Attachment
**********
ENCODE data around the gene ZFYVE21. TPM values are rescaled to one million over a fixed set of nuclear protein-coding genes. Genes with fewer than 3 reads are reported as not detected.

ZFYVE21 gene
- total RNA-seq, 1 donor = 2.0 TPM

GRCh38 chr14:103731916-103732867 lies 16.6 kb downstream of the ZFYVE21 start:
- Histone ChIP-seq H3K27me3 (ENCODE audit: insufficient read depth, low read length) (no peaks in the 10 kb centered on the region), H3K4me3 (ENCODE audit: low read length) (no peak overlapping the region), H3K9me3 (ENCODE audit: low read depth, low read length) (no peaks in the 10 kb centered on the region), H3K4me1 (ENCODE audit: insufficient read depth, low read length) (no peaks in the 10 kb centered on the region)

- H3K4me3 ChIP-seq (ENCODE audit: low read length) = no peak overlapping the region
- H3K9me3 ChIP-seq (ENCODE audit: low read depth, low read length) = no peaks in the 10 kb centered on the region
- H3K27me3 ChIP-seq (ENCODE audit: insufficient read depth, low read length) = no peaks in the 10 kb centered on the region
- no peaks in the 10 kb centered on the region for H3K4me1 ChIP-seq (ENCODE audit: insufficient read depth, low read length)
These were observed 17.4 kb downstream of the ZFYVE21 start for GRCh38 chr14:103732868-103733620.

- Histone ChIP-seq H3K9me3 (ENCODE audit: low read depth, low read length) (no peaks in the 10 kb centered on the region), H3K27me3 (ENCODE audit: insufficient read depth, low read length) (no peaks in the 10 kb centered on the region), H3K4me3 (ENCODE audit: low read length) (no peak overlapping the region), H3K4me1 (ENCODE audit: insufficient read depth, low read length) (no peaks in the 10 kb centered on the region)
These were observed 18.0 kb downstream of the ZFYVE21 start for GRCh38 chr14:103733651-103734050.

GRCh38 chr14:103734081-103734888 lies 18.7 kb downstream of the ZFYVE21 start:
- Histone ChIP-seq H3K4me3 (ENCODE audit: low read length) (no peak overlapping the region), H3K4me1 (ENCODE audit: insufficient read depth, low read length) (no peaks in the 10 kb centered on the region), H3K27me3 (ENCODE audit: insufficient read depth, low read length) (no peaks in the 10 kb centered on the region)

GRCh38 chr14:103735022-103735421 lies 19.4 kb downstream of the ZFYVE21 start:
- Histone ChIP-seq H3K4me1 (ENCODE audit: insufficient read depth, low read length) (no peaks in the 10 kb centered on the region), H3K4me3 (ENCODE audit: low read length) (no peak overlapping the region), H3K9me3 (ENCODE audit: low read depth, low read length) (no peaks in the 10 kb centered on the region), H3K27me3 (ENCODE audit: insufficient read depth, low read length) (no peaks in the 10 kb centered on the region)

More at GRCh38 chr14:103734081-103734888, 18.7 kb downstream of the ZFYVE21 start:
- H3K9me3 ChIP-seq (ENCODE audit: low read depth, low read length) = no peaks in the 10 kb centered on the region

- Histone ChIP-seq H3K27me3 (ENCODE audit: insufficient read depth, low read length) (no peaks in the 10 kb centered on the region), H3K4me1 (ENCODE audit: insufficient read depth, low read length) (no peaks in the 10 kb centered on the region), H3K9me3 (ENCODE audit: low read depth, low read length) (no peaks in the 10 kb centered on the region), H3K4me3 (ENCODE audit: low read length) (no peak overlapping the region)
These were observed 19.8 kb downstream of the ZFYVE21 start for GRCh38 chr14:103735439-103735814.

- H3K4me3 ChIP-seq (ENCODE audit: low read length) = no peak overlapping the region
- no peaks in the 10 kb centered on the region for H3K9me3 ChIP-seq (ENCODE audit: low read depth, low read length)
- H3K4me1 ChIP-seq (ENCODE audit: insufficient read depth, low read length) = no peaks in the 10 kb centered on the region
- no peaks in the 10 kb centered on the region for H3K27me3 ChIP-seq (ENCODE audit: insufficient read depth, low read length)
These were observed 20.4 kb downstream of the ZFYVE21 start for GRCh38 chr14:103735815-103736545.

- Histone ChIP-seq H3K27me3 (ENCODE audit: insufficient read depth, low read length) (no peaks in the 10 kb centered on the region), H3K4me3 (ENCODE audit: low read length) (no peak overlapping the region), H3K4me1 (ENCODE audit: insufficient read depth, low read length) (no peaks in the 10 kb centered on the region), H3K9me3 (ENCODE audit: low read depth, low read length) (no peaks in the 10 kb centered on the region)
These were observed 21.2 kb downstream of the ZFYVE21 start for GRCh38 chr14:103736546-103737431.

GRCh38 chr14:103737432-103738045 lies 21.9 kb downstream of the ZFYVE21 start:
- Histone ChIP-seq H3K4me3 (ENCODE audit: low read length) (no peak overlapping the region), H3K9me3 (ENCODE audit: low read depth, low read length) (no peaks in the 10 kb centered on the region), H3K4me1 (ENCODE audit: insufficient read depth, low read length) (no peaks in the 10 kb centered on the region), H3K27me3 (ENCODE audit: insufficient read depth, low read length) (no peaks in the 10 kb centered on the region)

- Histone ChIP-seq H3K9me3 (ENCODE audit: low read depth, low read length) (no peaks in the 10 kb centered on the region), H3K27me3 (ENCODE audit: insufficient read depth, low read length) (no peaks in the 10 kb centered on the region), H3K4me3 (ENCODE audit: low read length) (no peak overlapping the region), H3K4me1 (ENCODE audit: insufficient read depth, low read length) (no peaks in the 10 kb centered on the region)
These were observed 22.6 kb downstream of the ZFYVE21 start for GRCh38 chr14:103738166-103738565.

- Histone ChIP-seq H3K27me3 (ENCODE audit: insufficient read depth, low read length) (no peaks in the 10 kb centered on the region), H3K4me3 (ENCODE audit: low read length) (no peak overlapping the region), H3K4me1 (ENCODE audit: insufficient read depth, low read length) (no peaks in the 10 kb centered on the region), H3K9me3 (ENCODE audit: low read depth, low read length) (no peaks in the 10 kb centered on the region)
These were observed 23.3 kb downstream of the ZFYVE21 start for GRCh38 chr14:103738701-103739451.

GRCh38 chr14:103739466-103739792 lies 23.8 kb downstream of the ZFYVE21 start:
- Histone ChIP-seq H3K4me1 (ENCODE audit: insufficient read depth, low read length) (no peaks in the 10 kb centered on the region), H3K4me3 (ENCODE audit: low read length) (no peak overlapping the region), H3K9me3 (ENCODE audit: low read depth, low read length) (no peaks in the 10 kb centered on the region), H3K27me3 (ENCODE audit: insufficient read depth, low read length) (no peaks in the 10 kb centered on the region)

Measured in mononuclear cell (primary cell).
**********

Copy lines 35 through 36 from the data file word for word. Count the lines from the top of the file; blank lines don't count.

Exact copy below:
- Histone ChIP-seq H3K4me1 (ENCODE audit: insufficient read depth, low read length) (no peaks in the 10 kb centered on the region), H3K4me3 (ENCODE audit: low read length) (no peak overlapping the region), H3K9me3 (ENCODE audit: low read depth, low read length) (no peaks in the 10 kb centered on the region), H3K27me3 (ENCODE audit: insufficient read depth, low read length) (no peaks in the 10 kb centered on the region)

Measured in mononuclear cell (primary cell).